For starters, the president can't tell senators or representatives how to vote. When Bain Capital bought a beleaguered company, Romney and his cohorts would come in and do whatever they thought necessary to make it possible to resell the company for a huge profit in a year or two, and nobody had the power to stop them from executing their decisions. In corporate America, you follow orders or you get fired. There is no such thing as a filibuster, or a secret hold that prevents the CEO from appointing his or her own pick to a crucial position. Perhaps the single most frustrating thing that any business leader will discover very quickly after moving into the Oval Office is that on the most important issues, your power to make your will manifest is extremely limited.
Imagine how insane a micro-managing perfectionist like Steve Jobs would be driven if elected president? There is no perfection in government -- there are only less disastrous compromises. And that's without even getting into Jobs' notorious penchant for secrecy and absolute control over how Apple is perceived by the outside world, which, if applied to the U.S. government, would instantly make the United States more totalitarian than China.
A second big problem, specific to economic policy, is the question of what to do during an economic downturn. A corporation that sees costs rising and revenue falling tends to do the obvious easy thing -- lay off workers. This may make sense for an enterprise, but might not be the best policy for a president, who has to worry about the macroeconomic demand-depressing effects of higher unemployment. If Obama had fired hundreds of thousands of government workers immediately upon taking office he would not only have contributed directly to increased economic hardship but he would at the same time have constrained the government's ability to provide services to its shareholders -- American citizens. A private corporation doesn't have to worry about keeping the country educated or the streets safe or buildings from burning down. But we do expect our government to do all these things.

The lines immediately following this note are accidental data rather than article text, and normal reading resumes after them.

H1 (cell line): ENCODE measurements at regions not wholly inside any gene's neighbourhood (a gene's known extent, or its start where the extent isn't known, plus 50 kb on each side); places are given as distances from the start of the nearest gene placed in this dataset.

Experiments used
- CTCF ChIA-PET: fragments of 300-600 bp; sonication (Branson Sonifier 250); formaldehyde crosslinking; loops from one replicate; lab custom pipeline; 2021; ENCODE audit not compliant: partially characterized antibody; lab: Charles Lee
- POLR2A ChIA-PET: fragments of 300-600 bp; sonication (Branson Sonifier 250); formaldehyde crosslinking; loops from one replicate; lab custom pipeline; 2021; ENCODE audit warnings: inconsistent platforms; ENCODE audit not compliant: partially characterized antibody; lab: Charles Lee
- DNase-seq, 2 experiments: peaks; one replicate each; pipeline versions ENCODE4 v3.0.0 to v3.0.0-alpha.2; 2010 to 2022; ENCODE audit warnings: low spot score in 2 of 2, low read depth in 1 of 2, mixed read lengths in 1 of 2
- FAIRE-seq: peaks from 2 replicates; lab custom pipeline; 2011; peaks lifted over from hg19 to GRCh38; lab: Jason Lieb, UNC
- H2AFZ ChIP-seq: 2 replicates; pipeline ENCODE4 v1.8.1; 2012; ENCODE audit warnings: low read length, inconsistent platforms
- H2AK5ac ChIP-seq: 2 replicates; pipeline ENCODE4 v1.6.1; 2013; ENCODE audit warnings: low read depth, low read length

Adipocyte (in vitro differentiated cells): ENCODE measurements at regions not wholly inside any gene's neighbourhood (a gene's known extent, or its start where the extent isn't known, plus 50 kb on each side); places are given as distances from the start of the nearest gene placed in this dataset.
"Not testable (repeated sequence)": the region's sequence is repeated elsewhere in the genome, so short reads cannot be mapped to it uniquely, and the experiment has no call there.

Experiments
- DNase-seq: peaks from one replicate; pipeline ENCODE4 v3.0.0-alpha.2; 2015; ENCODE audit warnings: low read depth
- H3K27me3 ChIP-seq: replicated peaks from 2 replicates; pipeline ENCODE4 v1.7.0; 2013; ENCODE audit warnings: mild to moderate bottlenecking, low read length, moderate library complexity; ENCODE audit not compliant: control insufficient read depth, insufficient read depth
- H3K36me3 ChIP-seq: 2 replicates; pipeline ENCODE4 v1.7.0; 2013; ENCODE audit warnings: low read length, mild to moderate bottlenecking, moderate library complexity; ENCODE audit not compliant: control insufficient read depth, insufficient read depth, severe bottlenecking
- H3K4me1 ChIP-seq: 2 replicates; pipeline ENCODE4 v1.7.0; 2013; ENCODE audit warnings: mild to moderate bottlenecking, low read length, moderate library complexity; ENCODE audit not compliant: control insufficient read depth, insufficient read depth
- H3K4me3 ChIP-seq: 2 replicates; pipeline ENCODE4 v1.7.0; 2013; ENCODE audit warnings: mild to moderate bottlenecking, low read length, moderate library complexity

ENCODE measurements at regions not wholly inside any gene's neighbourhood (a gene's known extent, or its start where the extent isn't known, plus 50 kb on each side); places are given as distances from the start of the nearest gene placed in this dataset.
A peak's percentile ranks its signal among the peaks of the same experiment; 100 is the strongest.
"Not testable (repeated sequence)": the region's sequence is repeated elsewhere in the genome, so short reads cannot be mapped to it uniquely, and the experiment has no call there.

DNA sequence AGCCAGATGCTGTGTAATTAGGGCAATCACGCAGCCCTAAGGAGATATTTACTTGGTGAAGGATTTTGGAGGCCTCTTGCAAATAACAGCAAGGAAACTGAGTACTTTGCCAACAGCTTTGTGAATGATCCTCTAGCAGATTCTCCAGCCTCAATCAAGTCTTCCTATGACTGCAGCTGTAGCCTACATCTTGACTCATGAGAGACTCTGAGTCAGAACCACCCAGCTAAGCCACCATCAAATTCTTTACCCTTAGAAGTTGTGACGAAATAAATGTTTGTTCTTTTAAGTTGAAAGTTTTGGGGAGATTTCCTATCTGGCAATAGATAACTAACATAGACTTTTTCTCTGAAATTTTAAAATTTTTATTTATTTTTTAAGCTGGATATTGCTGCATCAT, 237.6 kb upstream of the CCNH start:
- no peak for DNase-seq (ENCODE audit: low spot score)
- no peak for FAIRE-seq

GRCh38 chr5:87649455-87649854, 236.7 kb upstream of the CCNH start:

When Jack Welch took over General Electric, one of his guiding rules was that GE had to close down or sell off any of its business units that did not rank first or second in its industrial niche. It's hard to imagine how a president of the United States would go about executing a similar strategy. Order Michigan or Nevada to secede from the union?
Given Wall Street's track record in creating the financial crisis, and the multinational CEO habit of seeking profit by offshoring workers and exploiting foreign markets, one could wonder why anyone would be touting private sector experience as a point of pride in 2011. One could even argue that the American CEO has the worst possible preparation for the job of president -- for switching from a job in which there is absolute power to serve a very narrow interest, to a position in which there is extremely limited power, but a mandate to serve the general interest. What we need are more politicians who understand the primacy of that general interest, instead of the principles by which profit is maximized via financial engineering or the exploitation of labor.